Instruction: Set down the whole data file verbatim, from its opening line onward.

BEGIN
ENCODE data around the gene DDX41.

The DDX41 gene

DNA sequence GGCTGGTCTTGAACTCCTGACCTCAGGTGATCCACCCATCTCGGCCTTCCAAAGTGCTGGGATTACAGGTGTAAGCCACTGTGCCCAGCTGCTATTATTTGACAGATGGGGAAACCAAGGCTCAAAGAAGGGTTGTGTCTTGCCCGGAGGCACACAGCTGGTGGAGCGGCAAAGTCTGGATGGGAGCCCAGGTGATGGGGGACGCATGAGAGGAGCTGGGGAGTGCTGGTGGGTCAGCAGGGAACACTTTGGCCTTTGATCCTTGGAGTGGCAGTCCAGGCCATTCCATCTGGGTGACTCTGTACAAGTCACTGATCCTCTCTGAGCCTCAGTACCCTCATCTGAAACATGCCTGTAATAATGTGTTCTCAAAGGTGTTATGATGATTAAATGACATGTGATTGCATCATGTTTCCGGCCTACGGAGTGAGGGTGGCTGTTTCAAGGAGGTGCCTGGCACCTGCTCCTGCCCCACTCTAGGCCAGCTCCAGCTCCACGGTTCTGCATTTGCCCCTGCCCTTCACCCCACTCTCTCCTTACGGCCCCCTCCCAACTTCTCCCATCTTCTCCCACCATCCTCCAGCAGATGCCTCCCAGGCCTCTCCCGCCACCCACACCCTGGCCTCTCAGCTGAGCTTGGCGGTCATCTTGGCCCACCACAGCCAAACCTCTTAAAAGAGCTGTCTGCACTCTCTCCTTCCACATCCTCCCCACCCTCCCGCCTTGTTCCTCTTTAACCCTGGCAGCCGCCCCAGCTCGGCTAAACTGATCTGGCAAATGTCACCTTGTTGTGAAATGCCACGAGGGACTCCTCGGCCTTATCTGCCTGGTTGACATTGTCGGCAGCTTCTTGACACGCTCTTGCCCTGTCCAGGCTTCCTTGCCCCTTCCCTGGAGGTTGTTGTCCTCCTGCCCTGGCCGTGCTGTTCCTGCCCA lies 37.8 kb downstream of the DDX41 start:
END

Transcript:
ENCODE data around the gene DDX41.

The DDX41 gene

DNA sequence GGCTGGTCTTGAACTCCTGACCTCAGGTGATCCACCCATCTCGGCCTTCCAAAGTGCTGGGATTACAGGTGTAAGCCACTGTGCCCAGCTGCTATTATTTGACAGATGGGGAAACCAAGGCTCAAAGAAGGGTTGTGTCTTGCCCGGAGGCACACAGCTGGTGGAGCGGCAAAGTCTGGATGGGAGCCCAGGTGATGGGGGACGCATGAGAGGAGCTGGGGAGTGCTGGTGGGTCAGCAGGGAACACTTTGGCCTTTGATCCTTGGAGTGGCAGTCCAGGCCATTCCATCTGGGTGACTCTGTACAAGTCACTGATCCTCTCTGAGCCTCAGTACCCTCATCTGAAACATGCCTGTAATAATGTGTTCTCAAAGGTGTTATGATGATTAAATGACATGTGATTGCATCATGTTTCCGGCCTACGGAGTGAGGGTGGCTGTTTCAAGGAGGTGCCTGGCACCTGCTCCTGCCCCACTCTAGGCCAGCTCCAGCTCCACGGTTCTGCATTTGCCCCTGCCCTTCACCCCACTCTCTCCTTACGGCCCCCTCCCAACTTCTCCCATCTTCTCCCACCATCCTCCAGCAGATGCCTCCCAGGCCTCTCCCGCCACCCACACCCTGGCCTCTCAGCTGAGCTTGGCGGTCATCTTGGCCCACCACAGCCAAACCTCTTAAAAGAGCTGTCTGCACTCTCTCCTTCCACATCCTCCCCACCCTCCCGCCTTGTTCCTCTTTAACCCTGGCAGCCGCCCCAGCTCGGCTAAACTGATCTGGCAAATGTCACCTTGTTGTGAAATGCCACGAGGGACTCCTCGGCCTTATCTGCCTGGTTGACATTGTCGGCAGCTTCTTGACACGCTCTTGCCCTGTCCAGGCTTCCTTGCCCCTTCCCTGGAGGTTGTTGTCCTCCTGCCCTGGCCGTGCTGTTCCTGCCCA lies 37.8 kb downstream of the DDX41 start: